and there's no off-season. just work that builds on itself over and over and over again... becuase the only way is through. in court for the first time today, the man accused of committing a horror that shook investigators to their core. officials say brian colter beat his girlfriend's 8-year-old son to death and then he and the girlfriend left the corpse in basement in houston to rot for a year, all the while the three surviving brothers still living in the house, alone, starvin re and in decrepit conditions. local reporting from kprc in houston, and their reporter brittany jeffers. >> reporter: today is the first time since we have seen brian colter since his arrest, and today when that courtroom when the judge formally read the charges to him and asked him if
he understood, he then repeated the charge as well as the possible sentence back to her. he's charged with murder in the death of that 8-year-old child whose skeletal remains were found inside of an apartment last sunday. he also signed a legal consequences form today on an emergency protection order this states that he's not allowed to have any direct or indirect contact with any of the three surviving children in that home part of his bond condition states he'd be required to wear an ankle monitor as well as be under house arrest and not have any contact with the co-defendant, his girlfriend and child's mother gloria williams williams is charged with injury to a child and tampering with evidence now bond in this case does remain at $1 million, and one of the chief prosecutors with the district attorney's office andrea bell tells us she believes that this was a respectable bond given the charges and believes it takes community safety into account. still, she says this case has been tough on everyone involved. >> as one of the chief prosecutors in child fatalities, it's the only type of case i deal with, i will say that this
particular case is such a gross deviation from what we expect humans to behave like, that it's been very emotionally difficul and taxing on the investigators, the d.a.'s office and the priorities should be making sure that the surviving children get all of the help that they need. >> reporter: now something else to note in this case the presiding judge, judge morton, recused himself this morning. instead, kelly johnson filling in now this means that this case will now be transferred to a new court and will likely impact gloria williams' court hearing date she was supposed to appear tomorrow morning at 9:00, but the district attorney's office tells us this will likely be pushed back until next week. >> i can't imagine having to work on a case like that that was brittany jeffers reporting from kprc in houston. the john doe hockey player who accused a former chicago blackhawks coach has identified himself. kyle beach, he was called up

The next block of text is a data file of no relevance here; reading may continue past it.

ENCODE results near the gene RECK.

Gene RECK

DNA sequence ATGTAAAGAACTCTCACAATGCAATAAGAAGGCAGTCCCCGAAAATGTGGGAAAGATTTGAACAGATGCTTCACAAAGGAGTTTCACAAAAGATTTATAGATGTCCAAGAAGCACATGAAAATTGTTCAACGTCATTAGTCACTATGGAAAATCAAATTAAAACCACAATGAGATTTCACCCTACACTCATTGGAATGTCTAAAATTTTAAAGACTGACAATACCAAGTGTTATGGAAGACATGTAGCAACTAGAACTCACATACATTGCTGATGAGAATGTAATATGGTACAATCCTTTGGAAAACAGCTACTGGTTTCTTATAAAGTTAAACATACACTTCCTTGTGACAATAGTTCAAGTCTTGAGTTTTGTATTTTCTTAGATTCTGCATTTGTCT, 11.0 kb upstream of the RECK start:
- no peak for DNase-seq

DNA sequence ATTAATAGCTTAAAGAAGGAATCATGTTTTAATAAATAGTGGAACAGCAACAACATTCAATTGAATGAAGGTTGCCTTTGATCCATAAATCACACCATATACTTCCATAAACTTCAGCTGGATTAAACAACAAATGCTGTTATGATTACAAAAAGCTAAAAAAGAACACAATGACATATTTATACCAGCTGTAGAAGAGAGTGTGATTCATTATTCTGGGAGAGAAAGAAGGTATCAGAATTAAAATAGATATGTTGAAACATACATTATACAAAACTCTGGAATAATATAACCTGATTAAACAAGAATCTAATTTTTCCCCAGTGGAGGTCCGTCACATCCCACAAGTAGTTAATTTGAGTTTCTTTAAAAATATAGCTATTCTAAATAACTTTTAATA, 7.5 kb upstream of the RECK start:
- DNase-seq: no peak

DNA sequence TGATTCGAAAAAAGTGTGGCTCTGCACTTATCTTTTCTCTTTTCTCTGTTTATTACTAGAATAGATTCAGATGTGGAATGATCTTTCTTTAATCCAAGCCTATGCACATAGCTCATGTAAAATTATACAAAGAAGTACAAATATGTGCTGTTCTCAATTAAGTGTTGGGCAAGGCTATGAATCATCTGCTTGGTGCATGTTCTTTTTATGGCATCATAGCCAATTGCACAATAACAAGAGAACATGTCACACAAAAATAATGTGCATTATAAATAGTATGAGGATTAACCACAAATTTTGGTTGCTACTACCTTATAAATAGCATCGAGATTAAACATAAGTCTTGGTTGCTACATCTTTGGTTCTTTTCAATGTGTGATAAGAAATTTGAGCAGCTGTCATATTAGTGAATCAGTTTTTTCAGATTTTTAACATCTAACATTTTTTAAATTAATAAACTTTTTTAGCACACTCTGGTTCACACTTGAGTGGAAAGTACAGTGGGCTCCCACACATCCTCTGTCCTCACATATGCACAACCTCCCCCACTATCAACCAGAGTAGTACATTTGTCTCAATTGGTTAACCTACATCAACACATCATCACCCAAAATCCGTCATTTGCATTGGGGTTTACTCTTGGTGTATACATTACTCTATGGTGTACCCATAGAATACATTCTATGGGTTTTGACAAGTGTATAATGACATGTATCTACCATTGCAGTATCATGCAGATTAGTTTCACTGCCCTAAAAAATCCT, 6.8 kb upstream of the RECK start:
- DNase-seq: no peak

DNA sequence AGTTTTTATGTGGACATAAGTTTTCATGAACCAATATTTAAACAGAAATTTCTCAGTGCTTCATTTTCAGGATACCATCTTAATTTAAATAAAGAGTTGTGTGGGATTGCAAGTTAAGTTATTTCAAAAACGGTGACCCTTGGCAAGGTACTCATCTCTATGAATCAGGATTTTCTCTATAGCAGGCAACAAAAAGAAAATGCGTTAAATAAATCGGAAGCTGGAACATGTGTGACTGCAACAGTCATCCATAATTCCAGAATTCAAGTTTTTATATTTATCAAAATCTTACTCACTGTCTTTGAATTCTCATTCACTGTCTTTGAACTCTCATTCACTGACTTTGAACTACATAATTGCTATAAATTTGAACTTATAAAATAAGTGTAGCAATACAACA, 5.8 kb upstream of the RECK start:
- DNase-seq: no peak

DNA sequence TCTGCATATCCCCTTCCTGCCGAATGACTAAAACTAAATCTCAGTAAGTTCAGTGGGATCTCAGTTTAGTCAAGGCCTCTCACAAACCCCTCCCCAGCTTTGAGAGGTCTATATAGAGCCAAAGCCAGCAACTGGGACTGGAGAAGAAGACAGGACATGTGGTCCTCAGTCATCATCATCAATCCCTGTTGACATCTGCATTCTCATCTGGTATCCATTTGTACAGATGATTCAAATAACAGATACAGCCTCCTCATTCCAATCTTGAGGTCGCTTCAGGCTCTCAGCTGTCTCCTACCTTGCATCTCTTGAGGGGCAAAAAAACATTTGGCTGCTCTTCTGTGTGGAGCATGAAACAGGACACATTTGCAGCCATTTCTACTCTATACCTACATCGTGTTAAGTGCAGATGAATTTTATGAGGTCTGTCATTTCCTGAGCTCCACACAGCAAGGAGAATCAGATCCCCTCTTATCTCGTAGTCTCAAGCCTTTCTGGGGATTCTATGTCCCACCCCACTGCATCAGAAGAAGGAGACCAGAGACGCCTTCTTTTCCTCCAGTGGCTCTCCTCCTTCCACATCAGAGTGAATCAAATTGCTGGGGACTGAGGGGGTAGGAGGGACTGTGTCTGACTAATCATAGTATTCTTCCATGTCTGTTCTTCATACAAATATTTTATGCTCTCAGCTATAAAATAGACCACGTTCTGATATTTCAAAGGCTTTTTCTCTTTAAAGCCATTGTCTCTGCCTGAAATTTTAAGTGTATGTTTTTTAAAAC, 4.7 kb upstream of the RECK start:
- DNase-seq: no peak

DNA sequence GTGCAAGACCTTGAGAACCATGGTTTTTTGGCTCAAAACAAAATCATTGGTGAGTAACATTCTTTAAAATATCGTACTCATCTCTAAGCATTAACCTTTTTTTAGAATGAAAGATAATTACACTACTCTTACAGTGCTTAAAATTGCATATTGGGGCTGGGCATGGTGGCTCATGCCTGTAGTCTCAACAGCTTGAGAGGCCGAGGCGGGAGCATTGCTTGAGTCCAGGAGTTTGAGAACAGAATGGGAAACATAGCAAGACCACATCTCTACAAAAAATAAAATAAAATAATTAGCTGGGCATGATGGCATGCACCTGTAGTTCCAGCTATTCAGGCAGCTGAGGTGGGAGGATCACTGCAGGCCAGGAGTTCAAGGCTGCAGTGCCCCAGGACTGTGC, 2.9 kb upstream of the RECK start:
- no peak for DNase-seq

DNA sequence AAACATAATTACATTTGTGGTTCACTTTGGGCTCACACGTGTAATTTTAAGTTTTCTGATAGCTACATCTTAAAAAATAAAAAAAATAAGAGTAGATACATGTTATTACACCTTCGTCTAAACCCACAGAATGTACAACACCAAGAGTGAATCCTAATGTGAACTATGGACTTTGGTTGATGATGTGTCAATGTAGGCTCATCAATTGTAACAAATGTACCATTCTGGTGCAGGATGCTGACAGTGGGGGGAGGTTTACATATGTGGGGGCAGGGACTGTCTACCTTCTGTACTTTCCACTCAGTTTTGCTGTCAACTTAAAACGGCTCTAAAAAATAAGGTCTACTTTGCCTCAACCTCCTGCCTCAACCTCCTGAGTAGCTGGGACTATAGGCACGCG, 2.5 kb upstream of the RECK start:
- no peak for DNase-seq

from the minors for the stanley cup playoffs back in 2010. he says that's when a blackhawk assistant coach sexually assaulted him and an investigation found even after he complained to executives, they didn't act for three weeks. they also let the coach continue working for the team for weeks >> when they won, to see him paraded around lifting the cup at the parade, at the team pictures, at the celebrations, it made me feel like nothing it made me feel like i didn't exist. >> the nhl has since fined the blackhawks $2 million for insufficient and untimely response two senior executives with the team were ousted this week, but the head coach at that time still in the nhl joel quenneville, the head coach for the florida panthers he met today with the nhl commissioner about his role at the time of the assault allegation no word yet on the outcome of that meeting. one group not feeling the supply chain pain are professional criminals in fact, there's been an
puffer jackets here are made with recycled polyester and down the athletes will also get a turtleneck sweater with the american flag and olympic rings on it. ralph lauren says those are made with responsibly sourced u.s. woolose ar nbc's kier simmons in london with a look ahead of the beijing winter olympic games >> reporter: the opening ceremony of the beijing olympics stunned the world back in 2008 and now in three months china will be back in the spotlight and so will the world's athletes from 95 nations. sean white has three gold medals, winning a fourth in the same event would make history. >> i know what that fire and that drive and motivation can do to you as an athlete. >> reporter: team usa's nathan chen, a gold medal favorite on the ice. >> triple toe. >> reporter: both his parents born in china. >> to be able to have the opportunity to go -- to go to